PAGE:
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Capitol riot tears GOP apart as it seeks a return to power in 2022

January 14, 2021. Summarized by summa-bot.

Compression ratio: 22.4%. 2 min read.

Senator Rick Scott, a Republican from Florida, speaks during a television interview at the Russell Senate Office building in Washington, D.C., U.S., on Wednesday, Nov. 11, 2020. Senate Republicans dismissed concerns about an extended fight over the presidential election damaging the public's faith in voting or disrupting the transition process. Photographer: Stefani Reynolds/Bloomberg via Getty Images

Florida Republican Sen. Rick Scott, the new chair of the National Republican Senatorial Committee, defended President Donald Trump on Wednesday when asked if his ally bore any responsibility for inciting a riot at the US Capitol, putting the onus of last week's death and destruction instead on the mob.

(CNN)Florida Republican Sen. Rick Scott, the new chair of the National Republican Senatorial Committee, defended President Donald Trump on Wednesday when asked if his ally bore any responsibility for inciting a riot at the US Capitol, putting the onus of last week's death and destruction instead on the mob.

Scott's comments came as the pro-Trump riot has torn apart the Republican Party, setting off a backlash among some donors, a historic second impeachment of the President and a fight over how best to build a path back to power.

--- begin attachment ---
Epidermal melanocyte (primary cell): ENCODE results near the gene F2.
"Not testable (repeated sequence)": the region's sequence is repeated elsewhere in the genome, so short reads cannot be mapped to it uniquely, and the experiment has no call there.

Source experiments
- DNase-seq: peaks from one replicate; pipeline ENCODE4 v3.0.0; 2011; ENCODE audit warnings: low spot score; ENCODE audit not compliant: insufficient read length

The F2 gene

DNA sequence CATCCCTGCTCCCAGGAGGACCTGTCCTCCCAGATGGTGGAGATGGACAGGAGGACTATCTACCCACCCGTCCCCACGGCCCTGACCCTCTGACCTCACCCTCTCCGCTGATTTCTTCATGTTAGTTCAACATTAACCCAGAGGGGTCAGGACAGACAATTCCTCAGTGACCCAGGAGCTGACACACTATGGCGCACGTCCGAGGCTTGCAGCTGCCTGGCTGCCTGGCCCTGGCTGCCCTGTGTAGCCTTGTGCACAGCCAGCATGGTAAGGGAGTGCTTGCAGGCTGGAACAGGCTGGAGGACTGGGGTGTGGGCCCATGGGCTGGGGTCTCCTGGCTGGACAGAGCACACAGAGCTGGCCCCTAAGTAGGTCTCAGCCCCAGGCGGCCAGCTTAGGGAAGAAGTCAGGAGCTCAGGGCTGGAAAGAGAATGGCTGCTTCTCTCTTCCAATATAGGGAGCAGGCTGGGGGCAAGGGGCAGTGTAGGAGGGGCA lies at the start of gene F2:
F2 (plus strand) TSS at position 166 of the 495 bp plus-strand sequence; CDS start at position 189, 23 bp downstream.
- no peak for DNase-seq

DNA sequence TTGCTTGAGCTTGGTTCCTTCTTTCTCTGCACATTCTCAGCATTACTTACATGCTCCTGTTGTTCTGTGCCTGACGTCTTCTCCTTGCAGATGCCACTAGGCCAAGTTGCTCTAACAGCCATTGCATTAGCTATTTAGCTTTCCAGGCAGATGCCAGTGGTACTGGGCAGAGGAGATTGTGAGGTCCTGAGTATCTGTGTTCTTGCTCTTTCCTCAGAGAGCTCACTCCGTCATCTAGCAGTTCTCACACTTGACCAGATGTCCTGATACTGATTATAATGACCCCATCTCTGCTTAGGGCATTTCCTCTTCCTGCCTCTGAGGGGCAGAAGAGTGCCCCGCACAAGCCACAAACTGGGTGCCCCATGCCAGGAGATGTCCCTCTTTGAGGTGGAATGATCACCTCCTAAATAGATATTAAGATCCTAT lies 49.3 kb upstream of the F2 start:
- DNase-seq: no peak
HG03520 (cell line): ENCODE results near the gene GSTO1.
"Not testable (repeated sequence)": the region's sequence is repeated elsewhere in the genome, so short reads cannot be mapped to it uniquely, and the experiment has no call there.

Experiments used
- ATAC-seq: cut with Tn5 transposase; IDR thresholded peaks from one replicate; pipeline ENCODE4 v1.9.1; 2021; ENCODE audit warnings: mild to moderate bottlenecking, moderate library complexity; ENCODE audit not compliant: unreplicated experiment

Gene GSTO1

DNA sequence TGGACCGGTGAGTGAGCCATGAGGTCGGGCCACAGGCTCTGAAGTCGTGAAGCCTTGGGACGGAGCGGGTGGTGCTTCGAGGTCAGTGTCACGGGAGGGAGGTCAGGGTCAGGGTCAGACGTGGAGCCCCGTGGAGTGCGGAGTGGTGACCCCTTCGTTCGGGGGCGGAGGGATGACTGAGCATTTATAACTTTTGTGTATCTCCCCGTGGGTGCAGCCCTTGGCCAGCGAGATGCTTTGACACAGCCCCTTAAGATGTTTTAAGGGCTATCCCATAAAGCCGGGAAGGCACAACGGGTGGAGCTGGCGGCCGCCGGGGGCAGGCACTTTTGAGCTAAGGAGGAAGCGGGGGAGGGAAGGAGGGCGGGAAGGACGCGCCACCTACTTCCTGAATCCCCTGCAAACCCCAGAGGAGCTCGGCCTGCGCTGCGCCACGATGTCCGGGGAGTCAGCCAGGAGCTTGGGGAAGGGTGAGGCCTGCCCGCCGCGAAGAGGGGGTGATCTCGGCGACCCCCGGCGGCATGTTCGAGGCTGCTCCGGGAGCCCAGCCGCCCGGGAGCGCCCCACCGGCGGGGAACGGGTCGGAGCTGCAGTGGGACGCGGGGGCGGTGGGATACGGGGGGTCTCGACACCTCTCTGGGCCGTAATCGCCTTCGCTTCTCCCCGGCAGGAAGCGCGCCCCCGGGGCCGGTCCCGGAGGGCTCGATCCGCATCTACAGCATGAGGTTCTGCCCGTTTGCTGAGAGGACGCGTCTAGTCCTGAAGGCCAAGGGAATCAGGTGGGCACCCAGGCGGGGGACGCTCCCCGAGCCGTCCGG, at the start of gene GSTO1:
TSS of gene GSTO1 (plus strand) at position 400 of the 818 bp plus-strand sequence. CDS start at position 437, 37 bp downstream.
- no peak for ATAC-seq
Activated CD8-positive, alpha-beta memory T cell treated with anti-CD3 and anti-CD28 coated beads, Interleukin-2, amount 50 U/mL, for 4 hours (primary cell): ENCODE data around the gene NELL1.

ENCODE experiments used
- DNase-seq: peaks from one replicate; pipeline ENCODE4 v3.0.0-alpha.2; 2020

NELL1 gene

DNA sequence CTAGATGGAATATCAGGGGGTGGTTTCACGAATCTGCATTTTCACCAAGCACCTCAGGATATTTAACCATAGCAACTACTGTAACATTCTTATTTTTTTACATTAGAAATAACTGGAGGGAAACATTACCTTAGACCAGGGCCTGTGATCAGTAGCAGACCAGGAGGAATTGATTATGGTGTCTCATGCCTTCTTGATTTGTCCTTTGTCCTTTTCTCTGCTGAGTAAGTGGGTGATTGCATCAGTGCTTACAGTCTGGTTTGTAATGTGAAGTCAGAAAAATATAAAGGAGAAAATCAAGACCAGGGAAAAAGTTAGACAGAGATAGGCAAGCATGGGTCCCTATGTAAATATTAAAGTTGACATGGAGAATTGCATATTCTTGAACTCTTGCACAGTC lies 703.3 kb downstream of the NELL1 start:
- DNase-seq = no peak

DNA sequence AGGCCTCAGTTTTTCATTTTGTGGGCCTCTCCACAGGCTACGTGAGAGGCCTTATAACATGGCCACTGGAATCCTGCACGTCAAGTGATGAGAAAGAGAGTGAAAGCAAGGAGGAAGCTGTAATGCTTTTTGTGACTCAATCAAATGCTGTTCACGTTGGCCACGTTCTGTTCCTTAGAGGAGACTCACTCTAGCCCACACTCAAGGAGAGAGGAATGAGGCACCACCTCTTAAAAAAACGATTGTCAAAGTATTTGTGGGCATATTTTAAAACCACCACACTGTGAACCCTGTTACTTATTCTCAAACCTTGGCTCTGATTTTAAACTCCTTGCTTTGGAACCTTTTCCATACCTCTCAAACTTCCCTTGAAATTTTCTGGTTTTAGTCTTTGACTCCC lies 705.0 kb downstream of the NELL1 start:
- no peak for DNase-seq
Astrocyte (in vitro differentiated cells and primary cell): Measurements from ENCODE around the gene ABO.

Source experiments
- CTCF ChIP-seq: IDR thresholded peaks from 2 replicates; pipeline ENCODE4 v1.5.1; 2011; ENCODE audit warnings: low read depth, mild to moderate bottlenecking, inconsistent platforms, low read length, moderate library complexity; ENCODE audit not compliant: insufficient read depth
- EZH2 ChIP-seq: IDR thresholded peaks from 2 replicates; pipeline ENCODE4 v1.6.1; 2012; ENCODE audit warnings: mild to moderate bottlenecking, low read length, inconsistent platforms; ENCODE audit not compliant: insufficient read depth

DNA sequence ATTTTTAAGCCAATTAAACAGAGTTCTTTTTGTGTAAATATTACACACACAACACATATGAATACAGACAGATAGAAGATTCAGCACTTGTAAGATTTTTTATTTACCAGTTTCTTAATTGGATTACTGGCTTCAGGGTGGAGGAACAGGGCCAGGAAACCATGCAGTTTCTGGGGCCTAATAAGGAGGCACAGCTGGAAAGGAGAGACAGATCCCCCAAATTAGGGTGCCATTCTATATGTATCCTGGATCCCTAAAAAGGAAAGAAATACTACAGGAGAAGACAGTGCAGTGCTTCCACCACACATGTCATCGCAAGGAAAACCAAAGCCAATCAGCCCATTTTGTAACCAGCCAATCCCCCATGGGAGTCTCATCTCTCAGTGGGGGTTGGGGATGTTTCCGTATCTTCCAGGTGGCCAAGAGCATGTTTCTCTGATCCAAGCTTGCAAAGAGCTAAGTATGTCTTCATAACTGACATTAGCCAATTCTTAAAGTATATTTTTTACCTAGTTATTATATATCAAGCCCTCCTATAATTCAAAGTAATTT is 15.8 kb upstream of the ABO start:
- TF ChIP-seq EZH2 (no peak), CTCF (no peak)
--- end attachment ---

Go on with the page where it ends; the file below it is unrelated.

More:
The US Chamber of Commerce, corporate political action committees and major conservative donors are reevaluating whether they will donate to the 147 Republican members of Congress who objected to certifying the presidential election on the day of the attack in a deluded bid to overturn the results.

"We will take into account the totality of what candidates and elected officials do, including the actions of last week, and importantly, the actions in the days ahead in determining whether or not we support them," said Neil Bradley, the chamber executive vice president, on Tuesday.

But when pressed on what Missouri GOP Sen. Josh Hawley, who led the objection to the certification of the election in the Senate, would have to do to earn additional donations from the Chamber, Bradley said they would evaluate how members conducted themselves last week and in the days to come.

Missouri businessman Sam Fox, who donated $300,000 to a super PAC that aided Hawley's election in 2018, said in a statement that the senator "can certainly forget about any support from me again" after last week's events.

Eberhart said disaffected donors will "make up with Republicans pretty quickly" if the Democrats, who will soon control the White House and both chambers in Congress, "overreach" in their agenda.

Scott told CNN that he has three goals: presenting a "clear choice" to the country on how a Republican and Democratic Senate differ, raising more money and recruiting quality candidates.

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